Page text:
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TWiP 40: Doctor, there's a worm in my eye!

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Hosts: Vincent Racaniello and Dickson Despommier


Vincent and Dickson discuss l... Read More

TWiP 41: Flying and crawling beasts

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Hosts: Vincent Racaniello and Dickson Despommier


Vincent and Dickson... Read More

TWiM #31: Screen door on a submarine

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Hosts: Vincent Racaniello, Jo Handelsman Read More

BacterioFiles Micro Edition 87 - Fermenter Fixes Folate Faults

This episode: Probiotics could help prevent folate deficiency!



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TWiV 190: The second ferret of the Apocalypse

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Hosts: Vincent Racaniello, Alan Dove, and Read More

TWiV 192: Viral tertulia

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Hosts: Vincent Racaniello, Alan Dove, and  Read More

TWiM 34 Letters

Peter writes:

Dear TWiM Team


I see that some action is now being taken in America against the non-therapeutic use of antibiotics as livestock growth promoters:


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The Black Queen Hypothesis: how microbes lose a necessary function and survive to tell the tale

Pared down genomes are the norm in symbiotic microbes, but how do non-symbionts get away with cutting out functions it would appear that they need? The authors of an Opinion piece in mBio this week explain their ideas about the matter. They say microbes that shed necessary functions may well be ... Read More

Millions of germs fly when you enter the room

A person’s mere presence in a room can add 37 million bacteria to the air every hour, a new study finds.

The bacterial material is largely left behind by previous occupants and stirred up from the floor when someone enters.

“We live in this microbial soup, and a big ingredient is our own m... Read More

TWiV 172: Two can be as bad as one

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Hosts: Vincent Racaniello and Kathy Spindler


<... Read More

Human Microbiome Journal Club: The Pros of Probiotics

We’ve all heard the claims of probiotic yogurts and their benefits for human health, but aside from improving our belly dancing skills, what exactly are probiotic bacteria doing?

An elegant study from the Jeffrey Gordon lab explored the effects of consuming fermented milk products (FMPs) cont... Read More

Food borne bacteria sickens 8 in Illinois, 93 nationwide

Food safety officials are investigating whether raw fish in sushi and other foods is responsible for a multi-state Salmonella outbreak that has sickened eight people in Illinois.

So far, no deaths have been connected to the strain of the bacteria, which has sent 10 people to the hospital and ... Read More

A viral mashup in snakes

If you know anything about snakes you might be familiar with snake inclusion body disease, or IBD. This transmissible and fatal disease affects snakes of a variety of species but has been best studied in boas. The name comes from the presence of large masses (inclusions) in the cytoplasm of cell... Read More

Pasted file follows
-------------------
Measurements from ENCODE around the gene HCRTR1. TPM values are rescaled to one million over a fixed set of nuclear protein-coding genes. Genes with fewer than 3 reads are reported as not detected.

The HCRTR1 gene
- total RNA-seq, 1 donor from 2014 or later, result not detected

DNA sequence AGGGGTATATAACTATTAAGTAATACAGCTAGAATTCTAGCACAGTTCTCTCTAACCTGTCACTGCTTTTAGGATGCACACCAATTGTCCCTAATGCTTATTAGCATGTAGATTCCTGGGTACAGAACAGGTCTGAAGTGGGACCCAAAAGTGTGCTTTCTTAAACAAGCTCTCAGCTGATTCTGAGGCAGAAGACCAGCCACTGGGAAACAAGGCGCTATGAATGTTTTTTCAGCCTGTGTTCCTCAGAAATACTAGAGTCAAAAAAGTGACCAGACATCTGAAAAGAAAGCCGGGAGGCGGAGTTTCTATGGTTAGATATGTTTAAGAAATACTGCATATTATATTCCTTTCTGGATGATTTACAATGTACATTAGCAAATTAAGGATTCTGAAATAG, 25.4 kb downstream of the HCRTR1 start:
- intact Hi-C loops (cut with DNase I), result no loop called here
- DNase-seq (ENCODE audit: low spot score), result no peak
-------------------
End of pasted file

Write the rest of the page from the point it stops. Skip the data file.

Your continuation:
Microbes Go Rafting on Floating Volcanic Rocks

Volcanoes bring death and destruction, but out of the ashes life soon finds fertile ground. A unique experiment is sifting through floating debris from an ongoing volcanic event to see how microbes move in. The results may help in assessing a recent hypothesis that the first life forms may have ... Read More

New study maps hotspots of human-animal infectious diseases and emerging disease outbreaks

A new global study mapping human-animal diseases like tuberculosis (TB) and Rift Valley fever finds that an "unlucky" 13 zoonoses are responsible for 2.4 billion cases of human illness and 2.2 million deaths per year. The vast majority occur in low- and middle-income countries.

The report, wh... Read More

A confocal micrograph of an intestinal biopsy from a child infected with shiga toxin-producing E. coli.

Shiga toxin is an extremely potent toxin that is produced when the bacterium contains a bacteriophage carrying the toxin gene. It is closely linked with Haemolytic Uraemic Syndrome and acute renal failure in children. After ingestion via contaminated food or water the E. coli bacteria colonize t... Read More

Jekyll and Hyde bacteria aids or kills, depending on chance

Living in the guts of worms are seemingly innocuous bacteria that contribute to their survival. With a flip of a switch, however, these same bacteria transform from harmless microbes into deadly insecticides.

In the current issue of Science, Michigan State University researchers led a study t... Read More

E. coli: can subtractive reverse vaccinology help design a vaccine?

Escherichia coli is no stranger to the human body. In around 20% of us, E. coli is the predominant species in our gastrointestinal tract, where it lives as a commensal. But when E. coli gets out of hand it can cause anything from gastroenteritis to sepsis to urinary tract infections. It's those ... Read More

Small Comfort: Nanomedicine Able to Penetrate Bodily Defenses

Researchers use stealthy nanoscale particles to infiltrate vaginal mucus and keep herpes at bay in mice.

Tears and a runny nose can be unpleasant on a windy day, but these mucosal secretions play a vital role in protecting the body from viruses and other malicious microbes. Unfortunately, muc... Read More

Intestinal artillery launches anti-bacterial attack

The epithelial cells that line the intestines fire bacteria-fighting “bullets” into the gut, Vanderbilt University researchers have discovered.

The findings, featured on the cover of the April 10 issue of Current Biology, represent a new mechanism for defending the body against gut microbes.
... Read More
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